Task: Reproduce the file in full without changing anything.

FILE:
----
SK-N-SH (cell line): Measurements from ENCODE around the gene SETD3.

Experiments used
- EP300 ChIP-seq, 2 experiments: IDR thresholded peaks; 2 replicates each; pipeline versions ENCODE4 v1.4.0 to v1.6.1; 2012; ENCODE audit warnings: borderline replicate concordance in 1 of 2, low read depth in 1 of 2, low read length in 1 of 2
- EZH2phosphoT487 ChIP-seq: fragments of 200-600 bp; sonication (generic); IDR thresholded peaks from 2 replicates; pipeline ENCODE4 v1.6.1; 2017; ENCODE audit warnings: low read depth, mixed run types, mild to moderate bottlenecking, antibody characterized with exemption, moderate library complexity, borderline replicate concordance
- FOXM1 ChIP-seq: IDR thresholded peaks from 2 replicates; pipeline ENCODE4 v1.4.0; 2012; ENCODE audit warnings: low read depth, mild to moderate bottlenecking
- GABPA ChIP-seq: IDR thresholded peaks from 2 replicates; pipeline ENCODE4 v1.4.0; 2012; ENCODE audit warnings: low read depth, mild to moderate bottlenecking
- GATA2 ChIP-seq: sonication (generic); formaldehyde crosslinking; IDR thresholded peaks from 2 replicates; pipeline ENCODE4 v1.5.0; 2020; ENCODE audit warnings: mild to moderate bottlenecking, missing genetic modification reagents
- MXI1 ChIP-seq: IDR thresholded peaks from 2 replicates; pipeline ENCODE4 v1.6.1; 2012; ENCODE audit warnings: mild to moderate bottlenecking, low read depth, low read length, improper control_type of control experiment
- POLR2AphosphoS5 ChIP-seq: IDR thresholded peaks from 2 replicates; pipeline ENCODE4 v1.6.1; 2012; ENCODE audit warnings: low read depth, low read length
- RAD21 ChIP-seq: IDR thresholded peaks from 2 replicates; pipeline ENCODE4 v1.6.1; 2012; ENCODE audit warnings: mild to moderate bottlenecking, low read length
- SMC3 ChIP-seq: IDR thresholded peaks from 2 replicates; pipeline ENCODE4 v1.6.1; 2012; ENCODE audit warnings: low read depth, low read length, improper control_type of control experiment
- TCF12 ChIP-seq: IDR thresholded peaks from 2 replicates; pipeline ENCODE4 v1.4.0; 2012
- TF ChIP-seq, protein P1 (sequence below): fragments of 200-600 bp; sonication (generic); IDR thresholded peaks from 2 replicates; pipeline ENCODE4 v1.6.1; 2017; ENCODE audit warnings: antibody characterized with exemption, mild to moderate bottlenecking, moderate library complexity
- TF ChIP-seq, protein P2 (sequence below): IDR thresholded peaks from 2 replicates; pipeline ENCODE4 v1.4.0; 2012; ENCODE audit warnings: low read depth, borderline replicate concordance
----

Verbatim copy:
SK-N-SH (cell line): Measurements from ENCODE around the gene SETD3.

Experiments used
- EP300 ChIP-seq, 2 experiments: IDR thresholded peaks; 2 replicates each; pipeline versions ENCODE4 v1.4.0 to v1.6.1; 2012; ENCODE audit warnings: borderline replicate concordance in 1 of 2, low read depth in 1 of 2, low read length in 1 of 2
- EZH2phosphoT487 ChIP-seq: fragments of 200-600 bp; sonication (generic); IDR thresholded peaks from 2 replicates; pipeline ENCODE4 v1.6.1; 2017; ENCODE audit warnings: low read depth, mixed run types, mild to moderate bottlenecking, antibody characterized with exemption, moderate library complexity, borderline replicate concordance
- FOXM1 ChIP-seq: IDR thresholded peaks from 2 replicates; pipeline ENCODE4 v1.4.0; 2012; ENCODE audit warnings: low read depth, mild to moderate bottlenecking
- GABPA ChIP-seq: IDR thresholded peaks from 2 replicates; pipeline ENCODE4 v1.4.0; 2012; ENCODE audit warnings: low read depth, mild to moderate bottlenecking
- GATA2 ChIP-seq: sonication (generic); formaldehyde crosslinking; IDR thresholded peaks from 2 replicates; pipeline ENCODE4 v1.5.0; 2020; ENCODE audit warnings: mild to moderate bottlenecking, missing genetic modification reagents
- MXI1 ChIP-seq: IDR thresholded peaks from 2 replicates; pipeline ENCODE4 v1.6.1; 2012; ENCODE audit warnings: mild to moderate bottlenecking, low read depth, low read length, improper control_type of control experiment
- POLR2AphosphoS5 ChIP-seq: IDR thresholded peaks from 2 replicates; pipeline ENCODE4 v1.6.1; 2012; ENCODE audit warnings: low read depth, low read length
- RAD21 ChIP-seq: IDR thresholded peaks from 2 replicates; pipeline ENCODE4 v1.6.1; 2012; ENCODE audit warnings: mild to moderate bottlenecking, low read length
- SMC3 ChIP-seq: IDR thresholded peaks from 2 replicates; pipeline ENCODE4 v1.6.1; 2012; ENCODE audit warnings: low read depth, low read length, improper control_type of control experiment
- TCF12 ChIP-seq: IDR thresholded peaks from 2 replicates; pipeline ENCODE4 v1.4.0; 2012
- TF ChIP-seq, protein P1 (sequence below): fragments of 200-600 bp; sonication (generic); IDR thresholded peaks from 2 replicates; pipeline ENCODE4 v1.6.1; 2017; ENCODE audit warnings: antibody characterized with exemption, mild to moderate bottlenecking, moderate library complexity
- TF ChIP-seq, protein P2 (sequence below): IDR thresholded peaks from 2 replicates; pipeline ENCODE4 v1.4.0; 2012; ENCODE audit warnings: low read depth, borderline replicate concordance